It can be argued that early Saharan pastoralists changed the ecology of fear in the area, which in turn enhanced scrubland at the expense of grasslands in some places, which in turn enhanced albedo and dust production and accelerated the termination of the African Humid Period.

I tested this hypothesis by correlating the occurrences and effects of early livestock introduction across the region, but more detailed paleoecological research is needed. If proven, the theory would explain the patchy nature of the transition from wet to dry conditions across northern Africa.

Lessons for today

Although more work remains, the potential of humans to profoundly alter ecosystems should send a powerful message to modern societies.

More than 35% of the world’s population lives in dryland ecosystems, and these landscapes must be carefully managed if they are to sustain human life. The end of the African Humid Period is a lesson for modern societies living on drylands: if you strip the vegetation, you alter the land-atmosphere dynamics, and rainfall is likely to diminish.

This is precisely what the historical records of rainfall and vegetation in the south-western desert of the United States demonstrates, though the precise causes remain speculative.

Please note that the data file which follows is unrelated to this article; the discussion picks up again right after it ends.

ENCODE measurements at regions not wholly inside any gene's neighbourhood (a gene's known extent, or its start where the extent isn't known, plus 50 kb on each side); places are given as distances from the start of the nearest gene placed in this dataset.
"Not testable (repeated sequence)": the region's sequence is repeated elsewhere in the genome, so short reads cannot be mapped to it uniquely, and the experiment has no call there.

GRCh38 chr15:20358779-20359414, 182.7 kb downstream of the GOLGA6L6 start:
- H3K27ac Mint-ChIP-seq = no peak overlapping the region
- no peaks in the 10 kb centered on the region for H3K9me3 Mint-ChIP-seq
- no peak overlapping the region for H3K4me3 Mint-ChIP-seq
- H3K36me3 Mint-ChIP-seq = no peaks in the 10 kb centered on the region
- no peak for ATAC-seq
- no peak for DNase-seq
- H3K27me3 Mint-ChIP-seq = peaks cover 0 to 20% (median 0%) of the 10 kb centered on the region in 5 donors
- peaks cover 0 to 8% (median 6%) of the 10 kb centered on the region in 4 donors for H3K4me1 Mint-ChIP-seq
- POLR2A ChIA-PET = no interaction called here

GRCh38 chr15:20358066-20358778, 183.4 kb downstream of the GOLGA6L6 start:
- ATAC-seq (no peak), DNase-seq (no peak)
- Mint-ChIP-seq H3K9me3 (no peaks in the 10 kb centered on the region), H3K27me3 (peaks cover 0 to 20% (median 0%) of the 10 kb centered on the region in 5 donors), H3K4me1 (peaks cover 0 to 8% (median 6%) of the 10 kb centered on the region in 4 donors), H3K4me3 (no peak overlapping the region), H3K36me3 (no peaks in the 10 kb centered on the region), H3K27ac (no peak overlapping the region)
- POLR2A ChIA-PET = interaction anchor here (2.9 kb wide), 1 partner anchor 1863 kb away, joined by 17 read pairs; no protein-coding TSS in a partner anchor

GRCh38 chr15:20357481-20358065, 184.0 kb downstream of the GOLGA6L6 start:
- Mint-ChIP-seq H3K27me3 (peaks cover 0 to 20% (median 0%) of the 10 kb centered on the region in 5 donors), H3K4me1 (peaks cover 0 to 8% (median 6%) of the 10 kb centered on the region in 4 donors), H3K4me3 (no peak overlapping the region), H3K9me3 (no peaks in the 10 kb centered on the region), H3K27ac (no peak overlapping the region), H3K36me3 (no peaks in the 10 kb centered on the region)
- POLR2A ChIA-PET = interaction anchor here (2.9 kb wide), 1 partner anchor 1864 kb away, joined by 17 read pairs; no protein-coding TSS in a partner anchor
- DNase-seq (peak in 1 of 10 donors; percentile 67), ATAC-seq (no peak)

In the meantime, we must balance economic development against environmental stewardship. Historical ecology teaches us that when an ecological threshold is crossed, we cannot go back. There are no second chances, so the long-term viability of 35% of humanity rests on maintaining the landscapes where they live. Otherwise, we may be creating more Sahara Deserts, all around the world.

David K Wright, Associate Professor, Department of Archaeology and Art History, Seoul National University

Photo Credit: hbieser

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This article was originally published on The Conversation. Read the original article.

NASA Selects Mission to Study Churning Chaos in our Milky Way and Beyond

NASA has selected a science mission that will measure emissions from the interstellar medium, which is the cosmic material found between stars. This data will help scientists determine the life cycle of interstellar gas in our Milky Way galaxy, witness the formation and destruction of star-forming clouds, and understand the dynamics and gas flow in the vicinity of the center of our galaxy.